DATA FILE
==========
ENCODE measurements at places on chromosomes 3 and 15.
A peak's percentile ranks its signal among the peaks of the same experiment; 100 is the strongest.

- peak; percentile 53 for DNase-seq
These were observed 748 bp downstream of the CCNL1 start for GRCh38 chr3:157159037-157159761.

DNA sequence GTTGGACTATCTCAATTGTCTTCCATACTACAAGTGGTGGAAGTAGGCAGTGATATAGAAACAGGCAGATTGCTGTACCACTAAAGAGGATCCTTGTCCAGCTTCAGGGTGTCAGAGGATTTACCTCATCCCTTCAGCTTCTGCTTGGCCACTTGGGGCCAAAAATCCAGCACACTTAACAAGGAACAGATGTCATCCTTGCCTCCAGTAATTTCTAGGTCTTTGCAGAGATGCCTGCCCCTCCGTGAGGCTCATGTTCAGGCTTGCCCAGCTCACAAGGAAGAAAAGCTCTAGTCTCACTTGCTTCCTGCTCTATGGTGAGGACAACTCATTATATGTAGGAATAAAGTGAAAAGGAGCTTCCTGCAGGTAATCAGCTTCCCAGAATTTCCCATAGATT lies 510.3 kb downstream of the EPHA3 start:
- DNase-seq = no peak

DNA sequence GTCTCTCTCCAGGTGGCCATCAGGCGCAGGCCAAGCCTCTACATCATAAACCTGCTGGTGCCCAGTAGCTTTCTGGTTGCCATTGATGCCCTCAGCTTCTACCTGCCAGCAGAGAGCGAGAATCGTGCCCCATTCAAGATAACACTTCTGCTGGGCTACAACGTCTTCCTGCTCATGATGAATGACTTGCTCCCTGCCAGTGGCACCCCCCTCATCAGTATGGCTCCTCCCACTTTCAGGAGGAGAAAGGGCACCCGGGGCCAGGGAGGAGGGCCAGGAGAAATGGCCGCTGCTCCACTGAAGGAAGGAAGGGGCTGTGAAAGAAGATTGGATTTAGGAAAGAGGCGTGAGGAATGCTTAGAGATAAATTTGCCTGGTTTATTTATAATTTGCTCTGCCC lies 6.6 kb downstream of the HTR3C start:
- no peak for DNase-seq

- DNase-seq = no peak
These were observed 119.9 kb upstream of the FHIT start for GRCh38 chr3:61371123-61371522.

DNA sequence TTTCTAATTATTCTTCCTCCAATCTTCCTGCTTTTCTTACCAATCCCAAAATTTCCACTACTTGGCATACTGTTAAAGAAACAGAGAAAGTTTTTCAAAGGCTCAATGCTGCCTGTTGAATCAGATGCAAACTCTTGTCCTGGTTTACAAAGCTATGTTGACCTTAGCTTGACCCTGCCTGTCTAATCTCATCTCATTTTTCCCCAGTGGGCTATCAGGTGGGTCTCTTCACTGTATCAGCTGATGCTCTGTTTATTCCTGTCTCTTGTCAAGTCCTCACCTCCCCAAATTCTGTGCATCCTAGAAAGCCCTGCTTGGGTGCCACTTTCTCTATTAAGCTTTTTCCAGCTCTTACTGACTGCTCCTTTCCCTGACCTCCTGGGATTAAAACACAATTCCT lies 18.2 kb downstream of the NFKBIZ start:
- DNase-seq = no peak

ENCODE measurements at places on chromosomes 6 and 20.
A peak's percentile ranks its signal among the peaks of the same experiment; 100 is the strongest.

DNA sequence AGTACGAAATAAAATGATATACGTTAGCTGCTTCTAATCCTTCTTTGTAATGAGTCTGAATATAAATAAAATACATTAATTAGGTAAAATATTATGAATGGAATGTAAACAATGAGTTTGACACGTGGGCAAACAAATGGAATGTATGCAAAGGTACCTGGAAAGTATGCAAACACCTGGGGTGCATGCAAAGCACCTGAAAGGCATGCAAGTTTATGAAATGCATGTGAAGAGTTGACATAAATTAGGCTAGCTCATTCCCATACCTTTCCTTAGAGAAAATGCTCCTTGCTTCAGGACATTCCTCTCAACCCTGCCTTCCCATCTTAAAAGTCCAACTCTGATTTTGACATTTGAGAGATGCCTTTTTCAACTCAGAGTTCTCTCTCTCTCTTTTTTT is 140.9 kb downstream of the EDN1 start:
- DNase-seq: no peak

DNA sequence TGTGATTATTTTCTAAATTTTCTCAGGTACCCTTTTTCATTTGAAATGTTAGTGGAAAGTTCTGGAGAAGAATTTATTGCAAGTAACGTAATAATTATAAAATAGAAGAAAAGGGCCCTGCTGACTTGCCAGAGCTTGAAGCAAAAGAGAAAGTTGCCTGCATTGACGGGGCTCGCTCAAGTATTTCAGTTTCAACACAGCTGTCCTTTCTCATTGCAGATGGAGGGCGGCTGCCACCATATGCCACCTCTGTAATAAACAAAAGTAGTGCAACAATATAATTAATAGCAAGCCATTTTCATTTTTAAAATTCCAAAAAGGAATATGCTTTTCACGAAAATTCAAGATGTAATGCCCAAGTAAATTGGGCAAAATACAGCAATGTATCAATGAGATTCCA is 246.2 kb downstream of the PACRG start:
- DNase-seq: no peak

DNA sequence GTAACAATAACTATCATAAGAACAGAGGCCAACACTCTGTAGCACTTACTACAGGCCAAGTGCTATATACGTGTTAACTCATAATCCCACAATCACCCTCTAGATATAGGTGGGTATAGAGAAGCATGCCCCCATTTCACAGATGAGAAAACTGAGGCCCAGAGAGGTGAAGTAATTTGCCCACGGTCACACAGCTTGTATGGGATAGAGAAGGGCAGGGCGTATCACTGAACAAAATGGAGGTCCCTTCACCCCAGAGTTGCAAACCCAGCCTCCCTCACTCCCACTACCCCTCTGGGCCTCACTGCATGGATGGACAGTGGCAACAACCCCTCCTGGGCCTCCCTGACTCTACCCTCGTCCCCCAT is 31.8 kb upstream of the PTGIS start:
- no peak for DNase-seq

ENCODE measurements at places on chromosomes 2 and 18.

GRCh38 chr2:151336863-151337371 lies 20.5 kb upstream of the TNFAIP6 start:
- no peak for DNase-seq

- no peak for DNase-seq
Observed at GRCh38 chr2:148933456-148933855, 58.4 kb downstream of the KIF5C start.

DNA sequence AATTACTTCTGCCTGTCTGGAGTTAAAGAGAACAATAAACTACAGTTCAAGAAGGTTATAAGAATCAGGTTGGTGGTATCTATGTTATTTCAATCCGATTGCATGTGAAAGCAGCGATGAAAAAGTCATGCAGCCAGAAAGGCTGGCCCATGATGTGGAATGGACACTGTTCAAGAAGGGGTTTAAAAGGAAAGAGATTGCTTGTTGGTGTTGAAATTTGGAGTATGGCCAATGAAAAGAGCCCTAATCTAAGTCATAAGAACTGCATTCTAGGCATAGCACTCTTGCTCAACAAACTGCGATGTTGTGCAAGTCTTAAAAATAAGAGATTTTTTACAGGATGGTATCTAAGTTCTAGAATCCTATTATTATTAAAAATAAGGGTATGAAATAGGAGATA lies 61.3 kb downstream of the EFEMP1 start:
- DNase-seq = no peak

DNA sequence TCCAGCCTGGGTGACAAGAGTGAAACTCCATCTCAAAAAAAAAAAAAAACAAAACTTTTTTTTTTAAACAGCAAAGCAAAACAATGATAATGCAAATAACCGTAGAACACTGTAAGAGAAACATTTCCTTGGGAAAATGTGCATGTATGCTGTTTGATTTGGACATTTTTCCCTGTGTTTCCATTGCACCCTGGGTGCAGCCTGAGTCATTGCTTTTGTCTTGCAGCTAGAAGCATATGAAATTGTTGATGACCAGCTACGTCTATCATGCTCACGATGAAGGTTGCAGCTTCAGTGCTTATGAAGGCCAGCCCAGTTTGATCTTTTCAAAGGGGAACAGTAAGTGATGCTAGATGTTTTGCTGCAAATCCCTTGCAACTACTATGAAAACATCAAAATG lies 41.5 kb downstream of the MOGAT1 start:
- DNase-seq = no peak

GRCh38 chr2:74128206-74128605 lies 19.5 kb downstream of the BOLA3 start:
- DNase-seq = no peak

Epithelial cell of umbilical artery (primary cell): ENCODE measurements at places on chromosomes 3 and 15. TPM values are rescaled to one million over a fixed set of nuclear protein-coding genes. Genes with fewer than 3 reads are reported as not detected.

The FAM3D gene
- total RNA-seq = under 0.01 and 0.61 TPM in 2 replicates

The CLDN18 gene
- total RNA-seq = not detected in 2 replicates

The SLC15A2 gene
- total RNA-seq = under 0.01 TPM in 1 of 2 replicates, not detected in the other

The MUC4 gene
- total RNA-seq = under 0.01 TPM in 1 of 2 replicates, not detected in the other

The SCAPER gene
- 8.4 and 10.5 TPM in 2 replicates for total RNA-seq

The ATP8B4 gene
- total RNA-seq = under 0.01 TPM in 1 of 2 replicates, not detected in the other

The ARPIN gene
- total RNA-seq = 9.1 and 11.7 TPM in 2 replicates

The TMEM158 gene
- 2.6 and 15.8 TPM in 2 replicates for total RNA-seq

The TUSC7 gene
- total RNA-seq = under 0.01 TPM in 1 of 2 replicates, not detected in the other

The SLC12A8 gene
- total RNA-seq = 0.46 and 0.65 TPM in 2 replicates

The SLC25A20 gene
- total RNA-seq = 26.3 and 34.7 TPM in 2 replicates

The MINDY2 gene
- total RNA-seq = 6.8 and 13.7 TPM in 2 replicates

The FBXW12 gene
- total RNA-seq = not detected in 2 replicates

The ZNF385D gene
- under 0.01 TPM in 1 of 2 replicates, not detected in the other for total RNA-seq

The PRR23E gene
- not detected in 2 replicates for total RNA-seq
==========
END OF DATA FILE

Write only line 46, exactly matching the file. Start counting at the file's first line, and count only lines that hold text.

- total RNA-seq = 9.1 and 11.7 TPM in 2 replicates